Green thumb

The hot weather is boosting plant growth on my balcony, where I’m keeping a cucumber plant and a larger flower pot with a (now flowerless, but otherwise adorned with small light blue flowers) Asteria, parsley, wild flowers, and an enthusiastic ginger shoot:

I managed to grow a ginger plant on my balcony in Trentino, thanks to the good exposure to the south that gave it plenty of sunshine. Here I was initially skeptical, but despite not getting that much light, the shoot has grown a lot in a few days and has opened two new leaves. Let’s hope it keeps growing!

The two cucumber plants were a bet as well, first because I knew they would need to grow a lot in height, and I solved this by letting them grasp the sides of the window frames and pruning the tops; they are otherwise green and flowery, and have already provided one tasty fruit! A few more are in preparation, I hope to harvest them soon 🙂

My house is otherwise not so plant-friendly due to the minimal amount of sunlight, but these plants do thrive. I hope it encourages you to try gardening on your windowsill: no matter how small your garden is, it motivates you to spot all little improvements, the tiniest new sprout or leaf, and will reward your constant attention with pretty leaves and flowers!





Trip to Amsterdam

Last weekend we have been visiting a friend in Amsterdam. It was my first visit to the city and in fact to the Netherlands, and it was a pleasant and interesting stay.


I’ve been surprised by how many buildings in the city centre lost their alignment, due to the instability of the soil underneath. I find amazing how the houses stay habitable and still look pretty and well-kept.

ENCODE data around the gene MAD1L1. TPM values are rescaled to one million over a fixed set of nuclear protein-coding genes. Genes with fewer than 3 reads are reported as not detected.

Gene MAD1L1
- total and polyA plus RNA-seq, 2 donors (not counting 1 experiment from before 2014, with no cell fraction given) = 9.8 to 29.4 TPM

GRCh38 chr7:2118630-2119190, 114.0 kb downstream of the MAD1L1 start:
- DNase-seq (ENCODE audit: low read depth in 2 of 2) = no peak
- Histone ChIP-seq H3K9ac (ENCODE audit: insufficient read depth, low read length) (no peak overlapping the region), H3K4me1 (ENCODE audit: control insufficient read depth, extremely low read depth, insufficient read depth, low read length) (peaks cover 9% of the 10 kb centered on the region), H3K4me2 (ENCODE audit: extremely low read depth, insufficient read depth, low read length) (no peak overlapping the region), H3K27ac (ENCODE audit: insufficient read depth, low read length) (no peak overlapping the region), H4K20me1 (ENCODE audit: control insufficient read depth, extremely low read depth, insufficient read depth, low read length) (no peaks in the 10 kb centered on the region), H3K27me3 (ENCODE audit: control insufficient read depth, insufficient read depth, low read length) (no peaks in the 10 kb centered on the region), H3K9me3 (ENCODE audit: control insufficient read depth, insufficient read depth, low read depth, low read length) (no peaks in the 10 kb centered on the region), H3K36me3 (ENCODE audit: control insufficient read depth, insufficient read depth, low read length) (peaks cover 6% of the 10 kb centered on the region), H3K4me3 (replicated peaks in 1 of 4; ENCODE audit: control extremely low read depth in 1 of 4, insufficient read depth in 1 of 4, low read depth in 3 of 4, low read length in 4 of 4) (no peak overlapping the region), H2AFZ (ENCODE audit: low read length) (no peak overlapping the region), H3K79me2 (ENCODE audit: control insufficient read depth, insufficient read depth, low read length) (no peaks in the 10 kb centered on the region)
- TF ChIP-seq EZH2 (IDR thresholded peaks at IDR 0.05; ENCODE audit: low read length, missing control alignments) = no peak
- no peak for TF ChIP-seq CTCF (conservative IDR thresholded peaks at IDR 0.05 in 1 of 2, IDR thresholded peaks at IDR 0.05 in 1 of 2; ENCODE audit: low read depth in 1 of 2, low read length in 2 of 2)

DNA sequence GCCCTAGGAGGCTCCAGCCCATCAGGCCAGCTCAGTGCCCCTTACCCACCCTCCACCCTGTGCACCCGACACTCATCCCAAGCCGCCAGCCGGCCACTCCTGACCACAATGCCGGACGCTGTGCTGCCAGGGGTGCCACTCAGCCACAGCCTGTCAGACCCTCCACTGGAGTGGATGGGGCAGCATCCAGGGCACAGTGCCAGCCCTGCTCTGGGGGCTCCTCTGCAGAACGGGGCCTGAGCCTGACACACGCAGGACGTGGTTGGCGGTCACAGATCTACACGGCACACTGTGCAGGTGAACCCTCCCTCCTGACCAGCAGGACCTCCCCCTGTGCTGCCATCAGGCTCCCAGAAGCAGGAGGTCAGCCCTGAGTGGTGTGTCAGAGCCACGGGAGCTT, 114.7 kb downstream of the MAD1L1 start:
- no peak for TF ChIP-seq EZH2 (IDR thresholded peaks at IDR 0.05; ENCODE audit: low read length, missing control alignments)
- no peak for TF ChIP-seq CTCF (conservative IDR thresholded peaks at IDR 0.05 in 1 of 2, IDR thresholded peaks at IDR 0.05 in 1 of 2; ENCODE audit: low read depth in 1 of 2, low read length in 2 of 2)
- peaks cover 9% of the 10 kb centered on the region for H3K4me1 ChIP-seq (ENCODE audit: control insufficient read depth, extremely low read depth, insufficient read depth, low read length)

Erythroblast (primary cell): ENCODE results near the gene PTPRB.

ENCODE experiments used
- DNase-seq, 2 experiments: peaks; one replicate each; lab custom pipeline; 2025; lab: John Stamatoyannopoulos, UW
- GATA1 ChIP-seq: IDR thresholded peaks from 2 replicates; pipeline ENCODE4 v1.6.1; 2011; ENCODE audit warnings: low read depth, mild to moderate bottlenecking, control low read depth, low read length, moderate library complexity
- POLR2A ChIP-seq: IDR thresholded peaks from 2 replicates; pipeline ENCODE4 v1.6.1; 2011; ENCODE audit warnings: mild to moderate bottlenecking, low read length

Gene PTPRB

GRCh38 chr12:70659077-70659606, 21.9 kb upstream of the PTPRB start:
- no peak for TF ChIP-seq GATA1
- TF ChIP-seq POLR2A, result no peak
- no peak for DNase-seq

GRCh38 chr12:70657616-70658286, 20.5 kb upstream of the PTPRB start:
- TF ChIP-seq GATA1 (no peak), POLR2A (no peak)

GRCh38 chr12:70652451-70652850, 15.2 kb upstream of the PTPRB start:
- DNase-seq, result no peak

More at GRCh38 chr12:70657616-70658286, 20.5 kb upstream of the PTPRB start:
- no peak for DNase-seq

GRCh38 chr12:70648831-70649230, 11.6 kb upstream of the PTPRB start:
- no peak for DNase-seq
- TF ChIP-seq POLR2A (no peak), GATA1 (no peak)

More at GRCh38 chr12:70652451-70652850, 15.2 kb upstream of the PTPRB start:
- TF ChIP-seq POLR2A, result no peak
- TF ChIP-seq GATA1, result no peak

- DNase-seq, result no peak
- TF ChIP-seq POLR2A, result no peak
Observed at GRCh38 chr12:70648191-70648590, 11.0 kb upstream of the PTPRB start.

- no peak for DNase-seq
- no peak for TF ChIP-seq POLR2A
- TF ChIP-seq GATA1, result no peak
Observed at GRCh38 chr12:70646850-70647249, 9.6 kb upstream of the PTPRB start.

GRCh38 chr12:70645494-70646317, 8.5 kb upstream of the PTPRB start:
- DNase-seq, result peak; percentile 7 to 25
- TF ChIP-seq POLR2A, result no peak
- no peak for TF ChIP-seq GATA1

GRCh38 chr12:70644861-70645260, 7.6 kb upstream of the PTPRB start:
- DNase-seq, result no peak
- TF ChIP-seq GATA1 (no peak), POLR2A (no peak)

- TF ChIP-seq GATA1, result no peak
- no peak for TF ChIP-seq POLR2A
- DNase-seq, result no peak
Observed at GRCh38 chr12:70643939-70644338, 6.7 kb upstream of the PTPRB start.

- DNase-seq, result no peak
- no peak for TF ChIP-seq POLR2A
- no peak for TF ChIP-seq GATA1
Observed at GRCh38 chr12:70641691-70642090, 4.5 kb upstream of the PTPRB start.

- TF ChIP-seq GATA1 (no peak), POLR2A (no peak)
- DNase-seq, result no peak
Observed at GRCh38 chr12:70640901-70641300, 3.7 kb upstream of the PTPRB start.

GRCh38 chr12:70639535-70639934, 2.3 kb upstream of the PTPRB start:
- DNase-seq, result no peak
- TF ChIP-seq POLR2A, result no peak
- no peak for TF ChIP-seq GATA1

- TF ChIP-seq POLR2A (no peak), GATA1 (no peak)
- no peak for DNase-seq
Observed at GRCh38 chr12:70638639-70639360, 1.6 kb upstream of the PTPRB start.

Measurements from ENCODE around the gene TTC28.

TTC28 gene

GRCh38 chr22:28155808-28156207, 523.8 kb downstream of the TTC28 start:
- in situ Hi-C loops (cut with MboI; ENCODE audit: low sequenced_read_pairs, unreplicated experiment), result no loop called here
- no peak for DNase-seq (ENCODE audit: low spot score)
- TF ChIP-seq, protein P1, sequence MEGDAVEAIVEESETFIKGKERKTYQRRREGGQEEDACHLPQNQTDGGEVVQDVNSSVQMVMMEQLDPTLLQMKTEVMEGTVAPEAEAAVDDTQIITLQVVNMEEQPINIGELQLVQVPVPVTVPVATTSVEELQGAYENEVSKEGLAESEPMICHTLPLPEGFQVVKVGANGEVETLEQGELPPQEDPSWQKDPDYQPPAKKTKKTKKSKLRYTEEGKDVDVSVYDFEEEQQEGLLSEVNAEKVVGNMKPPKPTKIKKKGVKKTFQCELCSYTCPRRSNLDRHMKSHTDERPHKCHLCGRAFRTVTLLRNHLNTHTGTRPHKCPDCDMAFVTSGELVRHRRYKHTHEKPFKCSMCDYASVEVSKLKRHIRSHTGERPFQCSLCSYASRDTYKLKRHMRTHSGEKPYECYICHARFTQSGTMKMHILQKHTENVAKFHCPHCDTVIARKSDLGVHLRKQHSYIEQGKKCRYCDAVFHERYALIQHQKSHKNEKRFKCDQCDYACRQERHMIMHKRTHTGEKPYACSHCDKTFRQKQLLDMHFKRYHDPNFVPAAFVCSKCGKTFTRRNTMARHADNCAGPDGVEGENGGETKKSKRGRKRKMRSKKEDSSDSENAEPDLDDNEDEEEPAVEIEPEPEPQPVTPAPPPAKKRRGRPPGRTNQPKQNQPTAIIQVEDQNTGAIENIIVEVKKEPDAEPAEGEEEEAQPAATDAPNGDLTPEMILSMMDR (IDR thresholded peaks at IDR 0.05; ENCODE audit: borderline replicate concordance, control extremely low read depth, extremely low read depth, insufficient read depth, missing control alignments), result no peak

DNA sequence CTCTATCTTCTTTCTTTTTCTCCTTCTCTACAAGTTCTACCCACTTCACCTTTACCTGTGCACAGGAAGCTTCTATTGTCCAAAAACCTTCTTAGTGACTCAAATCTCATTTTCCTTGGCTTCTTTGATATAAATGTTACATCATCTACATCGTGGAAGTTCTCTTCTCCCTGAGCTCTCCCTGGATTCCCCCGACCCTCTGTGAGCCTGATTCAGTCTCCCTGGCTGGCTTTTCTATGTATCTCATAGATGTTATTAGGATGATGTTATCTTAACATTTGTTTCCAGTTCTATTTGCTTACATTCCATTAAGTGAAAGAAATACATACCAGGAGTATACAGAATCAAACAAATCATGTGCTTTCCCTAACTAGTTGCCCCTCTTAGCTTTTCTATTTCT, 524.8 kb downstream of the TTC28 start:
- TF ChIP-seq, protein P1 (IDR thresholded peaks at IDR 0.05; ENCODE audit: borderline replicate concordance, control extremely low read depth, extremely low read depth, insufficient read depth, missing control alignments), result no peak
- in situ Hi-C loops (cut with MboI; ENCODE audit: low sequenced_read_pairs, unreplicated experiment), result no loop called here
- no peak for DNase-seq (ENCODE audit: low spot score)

The weather was hot and dry, as in many places in Europe and around the world, and the vegetation was suffering a lot. The contrast with the greenhouses and gardens of the Hortus Botanicus was striking.

I even found time to sketch a bit, and chose three different windows from the houses around the square where we were stopping for a drink.


I’d like to come back to visit more landmarks and get a better picture of everyday life. If any of you have been to Amsterdam and surroundings and wish to share impressions and tips, I’d be very grateful!

Negative spaces: first exercise

A clever way of drawing complex objects in good proportion is to focus on the empty spaces left. Betty Edwards explained this technique in her book “Drawing on the right side of the brain” (see this post with an application of the idea). I have applied negative contour drawing to this potted plant with a lot of leaves:

Negative spaces exercise: plant
Negative spaces exercise: plant

Drawing such a subject requires some patience, but it is very rewarding to see the full shape of the plant emerge from the apparently meaningless pattern of small white background spots.